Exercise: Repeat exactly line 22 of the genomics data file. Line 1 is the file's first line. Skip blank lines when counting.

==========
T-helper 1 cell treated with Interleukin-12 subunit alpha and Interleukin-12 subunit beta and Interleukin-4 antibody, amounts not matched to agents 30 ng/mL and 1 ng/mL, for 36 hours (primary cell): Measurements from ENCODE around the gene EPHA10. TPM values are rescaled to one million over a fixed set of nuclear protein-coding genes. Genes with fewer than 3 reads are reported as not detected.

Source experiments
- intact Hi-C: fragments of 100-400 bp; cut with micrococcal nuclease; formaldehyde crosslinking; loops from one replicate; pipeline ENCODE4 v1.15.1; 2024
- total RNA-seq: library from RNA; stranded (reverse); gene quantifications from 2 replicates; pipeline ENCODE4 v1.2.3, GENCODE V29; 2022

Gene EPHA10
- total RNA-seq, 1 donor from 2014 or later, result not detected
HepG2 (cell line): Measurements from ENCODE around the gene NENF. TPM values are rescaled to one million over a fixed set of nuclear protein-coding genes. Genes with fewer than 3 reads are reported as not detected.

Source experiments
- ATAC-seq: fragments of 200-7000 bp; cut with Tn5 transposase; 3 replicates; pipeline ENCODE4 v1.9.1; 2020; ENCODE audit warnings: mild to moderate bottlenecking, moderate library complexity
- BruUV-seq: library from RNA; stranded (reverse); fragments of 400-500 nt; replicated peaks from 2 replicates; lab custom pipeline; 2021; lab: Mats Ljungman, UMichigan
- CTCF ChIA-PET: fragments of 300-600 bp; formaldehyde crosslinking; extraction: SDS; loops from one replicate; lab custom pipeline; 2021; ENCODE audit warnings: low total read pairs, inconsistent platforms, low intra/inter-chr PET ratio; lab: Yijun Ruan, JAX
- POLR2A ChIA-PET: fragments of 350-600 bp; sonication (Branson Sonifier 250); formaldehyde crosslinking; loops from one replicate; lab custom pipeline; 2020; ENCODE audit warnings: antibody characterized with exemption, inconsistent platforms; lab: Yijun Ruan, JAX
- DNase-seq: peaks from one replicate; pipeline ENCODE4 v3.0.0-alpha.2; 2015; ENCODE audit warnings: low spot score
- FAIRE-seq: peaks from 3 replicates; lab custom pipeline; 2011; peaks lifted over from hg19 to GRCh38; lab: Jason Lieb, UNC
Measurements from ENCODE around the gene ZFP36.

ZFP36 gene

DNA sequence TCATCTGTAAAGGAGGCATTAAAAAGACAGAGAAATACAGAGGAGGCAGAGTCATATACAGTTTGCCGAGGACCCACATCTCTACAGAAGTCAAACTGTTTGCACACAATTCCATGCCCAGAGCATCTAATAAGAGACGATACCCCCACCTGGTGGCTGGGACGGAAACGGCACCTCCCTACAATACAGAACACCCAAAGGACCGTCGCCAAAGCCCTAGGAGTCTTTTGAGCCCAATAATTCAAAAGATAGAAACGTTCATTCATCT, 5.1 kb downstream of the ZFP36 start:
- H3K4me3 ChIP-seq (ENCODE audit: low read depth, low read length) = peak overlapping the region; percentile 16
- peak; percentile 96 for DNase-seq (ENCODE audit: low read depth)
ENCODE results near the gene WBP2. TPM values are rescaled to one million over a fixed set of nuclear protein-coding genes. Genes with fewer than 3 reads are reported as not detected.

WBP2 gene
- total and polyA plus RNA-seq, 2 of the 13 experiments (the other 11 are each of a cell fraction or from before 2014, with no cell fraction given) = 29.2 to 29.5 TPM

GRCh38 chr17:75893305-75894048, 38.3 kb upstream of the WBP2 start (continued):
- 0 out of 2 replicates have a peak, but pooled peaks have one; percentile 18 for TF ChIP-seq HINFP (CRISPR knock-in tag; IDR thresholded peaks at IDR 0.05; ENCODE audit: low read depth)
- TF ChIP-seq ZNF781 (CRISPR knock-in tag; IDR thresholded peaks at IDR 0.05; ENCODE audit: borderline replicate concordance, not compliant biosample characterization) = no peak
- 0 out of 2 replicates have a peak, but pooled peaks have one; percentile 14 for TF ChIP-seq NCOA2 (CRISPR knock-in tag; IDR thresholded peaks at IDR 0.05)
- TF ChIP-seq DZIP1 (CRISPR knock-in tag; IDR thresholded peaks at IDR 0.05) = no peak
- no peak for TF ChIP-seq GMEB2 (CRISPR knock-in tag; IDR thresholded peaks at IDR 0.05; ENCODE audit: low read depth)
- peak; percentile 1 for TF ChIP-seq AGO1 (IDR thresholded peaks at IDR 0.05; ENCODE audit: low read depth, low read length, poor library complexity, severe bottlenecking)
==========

- total and polyA plus RNA-seq, 2 of the 13 experiments (the other 11 are each of a cell fraction or from before 2014, with no cell fraction given) = 29.2 to 29.5 TPM